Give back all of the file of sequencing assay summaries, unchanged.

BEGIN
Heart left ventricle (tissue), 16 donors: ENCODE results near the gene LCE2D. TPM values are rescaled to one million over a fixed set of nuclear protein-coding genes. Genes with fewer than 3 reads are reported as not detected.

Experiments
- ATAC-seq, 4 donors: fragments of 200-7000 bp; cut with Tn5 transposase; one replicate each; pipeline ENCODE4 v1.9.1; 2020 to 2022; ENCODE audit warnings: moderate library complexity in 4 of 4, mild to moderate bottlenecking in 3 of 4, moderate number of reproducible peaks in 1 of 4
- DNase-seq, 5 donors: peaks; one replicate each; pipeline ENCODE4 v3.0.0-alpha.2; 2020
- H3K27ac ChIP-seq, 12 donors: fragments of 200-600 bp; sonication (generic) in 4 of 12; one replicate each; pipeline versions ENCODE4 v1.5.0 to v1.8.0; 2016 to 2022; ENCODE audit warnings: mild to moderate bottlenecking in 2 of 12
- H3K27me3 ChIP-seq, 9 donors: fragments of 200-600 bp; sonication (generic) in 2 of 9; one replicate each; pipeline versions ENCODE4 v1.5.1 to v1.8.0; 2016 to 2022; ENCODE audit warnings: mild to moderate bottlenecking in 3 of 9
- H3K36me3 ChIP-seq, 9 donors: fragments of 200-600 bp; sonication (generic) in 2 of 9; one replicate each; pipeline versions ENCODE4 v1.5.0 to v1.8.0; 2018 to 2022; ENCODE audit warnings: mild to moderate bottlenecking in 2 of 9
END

Heart left ventricle (tissue), 16 donors: ENCODE results near the gene LCE2D. TPM values are rescaled to one million over a fixed set of nuclear protein-coding genes. Genes with fewer than 3 reads are reported as not detected.

Experiments
- ATAC-seq, 4 donors: fragments of 200-7000 bp; cut with Tn5 transposase; one replicate each; pipeline ENCODE4 v1.9.1; 2020 to 2022; ENCODE audit warnings: moderate library complexity in 4 of 4, mild to moderate bottlenecking in 3 of 4, moderate number of reproducible peaks in 1 of 4
- DNase-seq, 5 donors: peaks; one replicate each; pipeline ENCODE4 v3.0.0-alpha.2; 2020
- H3K27ac ChIP-seq, 12 donors: fragments of 200-600 bp; sonication (generic) in 4 of 12; one replicate each; pipeline versions ENCODE4 v1.5.0 to v1.8.0; 2016 to 2022; ENCODE audit warnings: mild to moderate bottlenecking in 2 of 12
- H3K27me3 ChIP-seq, 9 donors: fragments of 200-600 bp; sonication (generic) in 2 of 9; one replicate each; pipeline versions ENCODE4 v1.5.1 to v1.8.0; 2016 to 2022; ENCODE audit warnings: mild to moderate bottlenecking in 3 of 9
- H3K36me3 ChIP-seq, 9 donors: fragments of 200-600 bp; sonication (generic) in 2 of 9; one replicate each; pipeline versions ENCODE4 v1.5.0 to v1.8.0; 2018 to 2022; ENCODE audit warnings: mild to moderate bottlenecking in 2 of 9